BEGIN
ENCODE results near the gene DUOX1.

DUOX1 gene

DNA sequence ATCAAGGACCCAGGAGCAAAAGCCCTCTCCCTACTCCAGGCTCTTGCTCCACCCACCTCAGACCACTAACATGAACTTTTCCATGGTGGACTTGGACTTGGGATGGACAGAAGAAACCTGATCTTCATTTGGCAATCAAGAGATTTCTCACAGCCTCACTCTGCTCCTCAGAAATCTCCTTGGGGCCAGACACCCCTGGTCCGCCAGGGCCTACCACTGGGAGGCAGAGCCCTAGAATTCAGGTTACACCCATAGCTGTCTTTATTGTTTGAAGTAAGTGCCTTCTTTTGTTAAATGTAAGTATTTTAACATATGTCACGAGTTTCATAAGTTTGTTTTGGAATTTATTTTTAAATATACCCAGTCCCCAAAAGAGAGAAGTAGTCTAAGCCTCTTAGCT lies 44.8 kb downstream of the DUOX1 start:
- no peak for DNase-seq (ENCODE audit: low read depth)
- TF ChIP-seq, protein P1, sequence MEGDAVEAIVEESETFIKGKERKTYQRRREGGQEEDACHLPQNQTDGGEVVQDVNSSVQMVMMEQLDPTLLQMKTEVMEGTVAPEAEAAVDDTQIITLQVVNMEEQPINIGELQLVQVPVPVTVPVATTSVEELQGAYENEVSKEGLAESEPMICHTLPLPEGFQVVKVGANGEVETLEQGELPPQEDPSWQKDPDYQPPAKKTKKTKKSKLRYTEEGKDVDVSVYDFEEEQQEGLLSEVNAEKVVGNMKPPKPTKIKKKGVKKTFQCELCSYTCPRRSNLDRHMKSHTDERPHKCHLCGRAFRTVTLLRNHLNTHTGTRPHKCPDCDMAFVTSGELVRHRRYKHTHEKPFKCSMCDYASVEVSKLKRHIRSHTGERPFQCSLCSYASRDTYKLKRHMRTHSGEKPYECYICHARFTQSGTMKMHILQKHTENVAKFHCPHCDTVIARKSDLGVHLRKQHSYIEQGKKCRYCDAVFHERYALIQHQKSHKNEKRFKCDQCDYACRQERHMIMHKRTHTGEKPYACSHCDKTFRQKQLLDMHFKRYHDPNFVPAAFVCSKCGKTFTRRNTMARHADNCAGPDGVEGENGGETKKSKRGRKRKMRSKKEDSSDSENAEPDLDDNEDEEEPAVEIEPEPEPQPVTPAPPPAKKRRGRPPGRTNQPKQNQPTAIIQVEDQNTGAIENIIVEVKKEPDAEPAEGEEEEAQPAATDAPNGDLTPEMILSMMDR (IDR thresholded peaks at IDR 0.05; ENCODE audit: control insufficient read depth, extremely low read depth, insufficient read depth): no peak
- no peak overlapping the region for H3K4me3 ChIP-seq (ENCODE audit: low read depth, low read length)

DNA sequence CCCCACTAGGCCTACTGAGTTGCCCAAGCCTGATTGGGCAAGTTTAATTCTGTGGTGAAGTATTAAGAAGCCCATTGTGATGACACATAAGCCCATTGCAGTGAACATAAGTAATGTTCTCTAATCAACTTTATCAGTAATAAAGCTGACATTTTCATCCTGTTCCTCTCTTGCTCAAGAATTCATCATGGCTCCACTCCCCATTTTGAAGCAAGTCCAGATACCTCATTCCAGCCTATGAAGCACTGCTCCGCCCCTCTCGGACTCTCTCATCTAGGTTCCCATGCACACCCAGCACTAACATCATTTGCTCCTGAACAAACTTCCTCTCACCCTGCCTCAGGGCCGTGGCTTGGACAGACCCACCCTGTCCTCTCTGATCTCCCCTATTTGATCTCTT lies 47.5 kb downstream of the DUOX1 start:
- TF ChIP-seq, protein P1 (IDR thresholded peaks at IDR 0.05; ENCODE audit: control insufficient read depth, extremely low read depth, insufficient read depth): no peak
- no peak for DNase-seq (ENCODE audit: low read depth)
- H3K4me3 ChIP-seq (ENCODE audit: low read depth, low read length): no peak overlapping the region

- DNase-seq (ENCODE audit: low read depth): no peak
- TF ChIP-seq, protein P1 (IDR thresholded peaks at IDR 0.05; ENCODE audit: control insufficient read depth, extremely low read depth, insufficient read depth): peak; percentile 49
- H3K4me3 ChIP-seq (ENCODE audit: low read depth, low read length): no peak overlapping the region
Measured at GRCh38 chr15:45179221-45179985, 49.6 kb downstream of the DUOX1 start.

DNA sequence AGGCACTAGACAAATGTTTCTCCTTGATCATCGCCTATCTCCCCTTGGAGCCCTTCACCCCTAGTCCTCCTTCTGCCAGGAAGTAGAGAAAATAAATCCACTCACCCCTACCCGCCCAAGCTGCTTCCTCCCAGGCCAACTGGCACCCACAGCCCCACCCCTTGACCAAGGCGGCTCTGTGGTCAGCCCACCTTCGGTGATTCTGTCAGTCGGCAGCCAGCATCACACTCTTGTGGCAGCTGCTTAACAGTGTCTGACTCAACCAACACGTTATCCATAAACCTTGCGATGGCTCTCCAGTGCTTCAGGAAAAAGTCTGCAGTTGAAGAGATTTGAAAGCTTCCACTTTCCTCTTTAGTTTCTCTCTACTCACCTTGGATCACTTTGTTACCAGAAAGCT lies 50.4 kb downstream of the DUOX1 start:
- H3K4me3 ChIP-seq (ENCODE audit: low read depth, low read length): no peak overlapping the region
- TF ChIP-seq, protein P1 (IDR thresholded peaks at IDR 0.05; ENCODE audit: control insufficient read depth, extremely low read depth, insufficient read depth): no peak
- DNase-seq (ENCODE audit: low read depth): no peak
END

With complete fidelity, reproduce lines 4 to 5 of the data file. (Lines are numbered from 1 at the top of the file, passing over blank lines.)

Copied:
- no peak for DNase-seq (ENCODE audit: low read depth)
- TF ChIP-seq, protein P1, sequence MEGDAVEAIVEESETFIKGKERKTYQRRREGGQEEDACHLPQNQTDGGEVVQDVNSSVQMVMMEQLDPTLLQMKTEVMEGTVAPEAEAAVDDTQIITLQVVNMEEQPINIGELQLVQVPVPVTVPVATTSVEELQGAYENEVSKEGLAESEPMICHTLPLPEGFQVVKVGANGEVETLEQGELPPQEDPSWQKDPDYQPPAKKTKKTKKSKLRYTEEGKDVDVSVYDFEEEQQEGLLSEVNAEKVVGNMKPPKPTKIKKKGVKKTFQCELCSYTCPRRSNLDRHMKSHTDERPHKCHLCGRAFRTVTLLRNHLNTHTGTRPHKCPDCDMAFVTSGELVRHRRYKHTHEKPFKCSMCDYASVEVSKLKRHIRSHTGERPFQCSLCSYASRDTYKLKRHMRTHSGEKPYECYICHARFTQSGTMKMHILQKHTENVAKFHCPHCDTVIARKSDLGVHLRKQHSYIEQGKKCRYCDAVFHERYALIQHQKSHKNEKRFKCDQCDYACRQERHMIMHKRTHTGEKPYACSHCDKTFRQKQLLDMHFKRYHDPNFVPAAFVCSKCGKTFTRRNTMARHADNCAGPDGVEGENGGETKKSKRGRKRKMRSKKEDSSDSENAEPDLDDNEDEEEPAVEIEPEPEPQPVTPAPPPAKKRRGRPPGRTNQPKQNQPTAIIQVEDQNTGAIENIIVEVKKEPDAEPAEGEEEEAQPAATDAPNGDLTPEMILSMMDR (IDR thresholded peaks at IDR 0.05; ENCODE audit: control insufficient read depth, extremely low read depth, insufficient read depth): no peak